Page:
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By Bud Buck, 5/5/00

Dc: This is DCR. News meant for amusement. Computers become junk faster than any product in the history of stuff.
Obsolescence happens within … months.
And yet, when we throw out a computer, we don't always know what we're discarding. The contents are invisible to the casual observer.
Witness the recent snafu with the State Department Office of Intelligence losing a computer containing highly sensitive national security information.
Was it stolen? Misplaced? Or tossed out?
Bud Buck went looking for answers in the electronic junk yard.

(sfx: warehouse)

Bud: The warehouse for Computer Crossroads, a secondary market computer retailer.
Technology that was fresh and cutting edge yesterday is sold here at a discount. Could the missing laptop be among these machines?
What would the government pay to retrieve this information? And could a person like myself … casually shopping for second hand hardware, accidentally stumble across this potential gold mine?
I'm here with CIA agent Dwight Barney.
Agent Barney, is it possible I would find the machine with it's delicate information here in a retail warehouse setting such as this one?

Barney: No, Bud. We think the person who took the laptop knew what they were doing, they still have the machine, they've accessed the information and have incorporated it into their planning.

Bud: So there would be no sense in searching a huge warehouse like this for a surprise find that could redirect my life and change the course of history?

Barney: No, I don't think so. But you might get a good deal on a processor that's only a couple of years old.

Bud: You haven't happened across a Sinclair MX-80, have you?
I'm ready to upgrade.

Barney: I haven't, but I'll keep an eye out. Good luck.

Bud: So again … there's no chance I'm going to find Ultra top secret documents on a second hand computer hard drive?

Barney: I'm not gonna say there's "no chance." But we are asking all Americans … if they open a computer file and see security codes and sensitive information … to please look away.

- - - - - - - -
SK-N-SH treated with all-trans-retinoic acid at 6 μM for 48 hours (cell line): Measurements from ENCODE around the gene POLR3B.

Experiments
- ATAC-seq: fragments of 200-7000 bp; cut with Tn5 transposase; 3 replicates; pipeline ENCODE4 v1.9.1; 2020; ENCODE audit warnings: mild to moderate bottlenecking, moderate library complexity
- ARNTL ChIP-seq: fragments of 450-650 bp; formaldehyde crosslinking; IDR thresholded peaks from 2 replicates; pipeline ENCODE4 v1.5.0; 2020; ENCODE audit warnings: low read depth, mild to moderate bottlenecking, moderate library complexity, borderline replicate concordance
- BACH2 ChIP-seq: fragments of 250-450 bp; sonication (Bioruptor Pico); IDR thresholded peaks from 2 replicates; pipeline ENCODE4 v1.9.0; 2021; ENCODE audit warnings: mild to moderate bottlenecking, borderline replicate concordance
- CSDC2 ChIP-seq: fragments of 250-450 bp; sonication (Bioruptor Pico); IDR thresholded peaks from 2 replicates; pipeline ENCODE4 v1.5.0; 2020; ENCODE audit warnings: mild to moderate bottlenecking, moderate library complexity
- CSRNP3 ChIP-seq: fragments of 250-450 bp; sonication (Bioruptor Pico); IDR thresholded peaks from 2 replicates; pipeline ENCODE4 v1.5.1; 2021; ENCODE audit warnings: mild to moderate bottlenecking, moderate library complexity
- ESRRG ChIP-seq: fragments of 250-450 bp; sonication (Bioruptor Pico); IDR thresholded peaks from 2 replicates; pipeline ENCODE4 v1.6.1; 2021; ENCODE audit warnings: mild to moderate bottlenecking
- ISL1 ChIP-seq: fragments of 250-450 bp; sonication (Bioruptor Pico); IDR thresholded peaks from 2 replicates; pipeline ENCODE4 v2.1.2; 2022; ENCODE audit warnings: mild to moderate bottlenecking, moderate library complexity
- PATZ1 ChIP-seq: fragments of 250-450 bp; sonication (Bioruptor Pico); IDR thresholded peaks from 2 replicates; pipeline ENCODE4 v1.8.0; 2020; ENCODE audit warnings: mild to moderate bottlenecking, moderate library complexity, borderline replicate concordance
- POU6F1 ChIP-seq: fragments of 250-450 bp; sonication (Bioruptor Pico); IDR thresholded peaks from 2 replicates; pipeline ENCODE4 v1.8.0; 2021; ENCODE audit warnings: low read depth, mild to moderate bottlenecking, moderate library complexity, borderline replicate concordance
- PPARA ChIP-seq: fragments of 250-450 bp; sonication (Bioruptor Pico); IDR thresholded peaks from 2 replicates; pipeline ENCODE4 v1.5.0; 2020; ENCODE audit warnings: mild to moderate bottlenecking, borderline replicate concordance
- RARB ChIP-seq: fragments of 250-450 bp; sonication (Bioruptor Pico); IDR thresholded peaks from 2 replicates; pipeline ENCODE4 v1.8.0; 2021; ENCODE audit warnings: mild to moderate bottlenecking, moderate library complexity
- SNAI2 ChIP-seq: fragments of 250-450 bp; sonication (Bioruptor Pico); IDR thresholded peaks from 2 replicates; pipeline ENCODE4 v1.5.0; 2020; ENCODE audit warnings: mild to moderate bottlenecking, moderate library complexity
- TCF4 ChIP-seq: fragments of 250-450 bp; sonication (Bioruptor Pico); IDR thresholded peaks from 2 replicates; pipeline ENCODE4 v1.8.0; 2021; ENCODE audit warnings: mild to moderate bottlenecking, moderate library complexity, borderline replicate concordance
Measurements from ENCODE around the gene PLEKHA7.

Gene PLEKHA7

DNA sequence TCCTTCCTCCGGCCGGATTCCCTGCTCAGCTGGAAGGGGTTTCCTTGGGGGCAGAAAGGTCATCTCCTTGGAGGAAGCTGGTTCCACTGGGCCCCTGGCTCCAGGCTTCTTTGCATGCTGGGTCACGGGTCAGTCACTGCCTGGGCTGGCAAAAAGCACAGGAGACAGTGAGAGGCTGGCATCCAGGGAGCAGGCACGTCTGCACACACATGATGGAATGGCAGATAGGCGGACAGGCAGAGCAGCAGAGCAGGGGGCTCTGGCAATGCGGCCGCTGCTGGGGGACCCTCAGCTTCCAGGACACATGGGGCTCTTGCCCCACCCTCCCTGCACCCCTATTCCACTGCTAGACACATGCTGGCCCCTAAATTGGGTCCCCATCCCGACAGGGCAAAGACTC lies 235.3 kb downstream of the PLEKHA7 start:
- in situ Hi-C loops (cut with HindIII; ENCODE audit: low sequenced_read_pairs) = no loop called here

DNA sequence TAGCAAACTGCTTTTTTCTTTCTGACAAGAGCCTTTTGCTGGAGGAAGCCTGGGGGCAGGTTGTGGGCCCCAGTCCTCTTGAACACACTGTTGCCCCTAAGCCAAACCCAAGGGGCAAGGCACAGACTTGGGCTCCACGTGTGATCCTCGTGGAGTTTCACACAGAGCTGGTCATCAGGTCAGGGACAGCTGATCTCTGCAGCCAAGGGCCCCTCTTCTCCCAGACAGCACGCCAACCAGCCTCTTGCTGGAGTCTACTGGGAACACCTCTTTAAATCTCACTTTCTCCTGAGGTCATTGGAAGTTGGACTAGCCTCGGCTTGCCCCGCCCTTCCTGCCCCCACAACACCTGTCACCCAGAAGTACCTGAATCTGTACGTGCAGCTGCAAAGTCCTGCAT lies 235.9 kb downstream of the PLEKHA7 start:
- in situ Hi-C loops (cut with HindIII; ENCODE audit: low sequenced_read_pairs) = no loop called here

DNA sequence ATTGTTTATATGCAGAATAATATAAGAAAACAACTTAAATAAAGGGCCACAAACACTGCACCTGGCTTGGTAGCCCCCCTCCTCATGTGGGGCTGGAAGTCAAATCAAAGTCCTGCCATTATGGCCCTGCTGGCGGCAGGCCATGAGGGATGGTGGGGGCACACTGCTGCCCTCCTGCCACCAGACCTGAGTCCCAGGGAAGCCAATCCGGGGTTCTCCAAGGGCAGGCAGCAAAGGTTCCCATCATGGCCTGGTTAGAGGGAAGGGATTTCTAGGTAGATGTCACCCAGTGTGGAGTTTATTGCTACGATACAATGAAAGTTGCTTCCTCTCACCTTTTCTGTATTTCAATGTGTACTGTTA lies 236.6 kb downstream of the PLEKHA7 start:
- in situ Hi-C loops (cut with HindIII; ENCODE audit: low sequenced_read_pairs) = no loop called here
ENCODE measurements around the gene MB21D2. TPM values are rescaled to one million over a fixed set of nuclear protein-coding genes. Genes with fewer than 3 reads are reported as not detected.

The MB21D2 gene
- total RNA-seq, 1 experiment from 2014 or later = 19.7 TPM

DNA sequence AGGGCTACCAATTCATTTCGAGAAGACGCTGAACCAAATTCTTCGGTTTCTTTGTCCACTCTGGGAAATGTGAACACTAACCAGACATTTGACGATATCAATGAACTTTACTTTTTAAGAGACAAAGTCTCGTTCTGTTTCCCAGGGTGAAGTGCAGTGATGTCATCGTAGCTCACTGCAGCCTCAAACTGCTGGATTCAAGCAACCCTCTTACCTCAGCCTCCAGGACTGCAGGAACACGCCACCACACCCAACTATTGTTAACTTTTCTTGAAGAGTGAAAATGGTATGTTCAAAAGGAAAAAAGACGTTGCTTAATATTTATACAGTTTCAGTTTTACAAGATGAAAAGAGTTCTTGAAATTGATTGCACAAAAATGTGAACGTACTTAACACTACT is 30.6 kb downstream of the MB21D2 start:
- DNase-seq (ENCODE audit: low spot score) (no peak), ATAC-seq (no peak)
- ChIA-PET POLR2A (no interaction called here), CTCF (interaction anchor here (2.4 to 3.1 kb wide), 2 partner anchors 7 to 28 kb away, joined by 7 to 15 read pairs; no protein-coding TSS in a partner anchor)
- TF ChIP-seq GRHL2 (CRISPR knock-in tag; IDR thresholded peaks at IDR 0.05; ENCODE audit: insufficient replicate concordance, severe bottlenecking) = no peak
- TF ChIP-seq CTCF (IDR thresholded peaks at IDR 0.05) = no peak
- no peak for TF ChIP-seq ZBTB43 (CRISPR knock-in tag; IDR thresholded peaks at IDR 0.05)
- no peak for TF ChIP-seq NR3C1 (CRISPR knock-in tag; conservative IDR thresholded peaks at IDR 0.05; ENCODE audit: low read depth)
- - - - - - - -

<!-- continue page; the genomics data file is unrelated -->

Bud: Just purposely forget it?

Barney: Call your state's attorney general and report that you've unearthed critical information that is at the highest security clearance …

Bud: Above "top secret?"

Barney … Yes, we call it "Code level". And your attorney general will put you in touch with the proper authorities so you can hand over the hard drive.

Bud: Unless the person I reach at the attorney general's office happens to be a double agent working for the Russians or the Iraquis or Libyans. Or the Canadians or Israelis. Or the French.

Barney: Yes, that would complicate matters.

Bud: Within minutes every spy in the continental United States would be on the way to my home.

Barney: Well, there aren't as many "double agents" as you think.

Bud: But if I do accidentally tip my hand that I've got the secret laptop, the people who come to see me would be professional killers, would they not?

Barney: Real life isn't exactly like a spy novel. But that sort of person exists and they would be attracted to a prize like this, yes.

Bud: So … my survival would depend on my car having an oil slick sprayer and surface-to-air missiles mounted behind the turn signals? Right?

Barney: (giving in) Well … that would help, yes.

Bud: And that would be an expensive thing to do to your car, wouldn't it?

Barney: Withoug access to the intelligence budget, most certainly.

Bud: Therefore, shopping these warehouse sales for second hand computer equipment isn't quite the cost savings people make it out to be!
When you take into account everything that could possibly happen, I mean.

Barney: I guess not.

Bud: For a CIA agent, you're not so tough.

Barney: Not against such a worthy adversary.

Bud: I've read tons of Ian Fleming and Tom Clancy.

Barney: And it shows!

Bud: And yet how many people will innocently come shopping for the flotsam of our technological age, casually loading up on what could be the most expensive "bargains" in history? Time will tell! This is Bud Buck!

(sfx: warehouse out)

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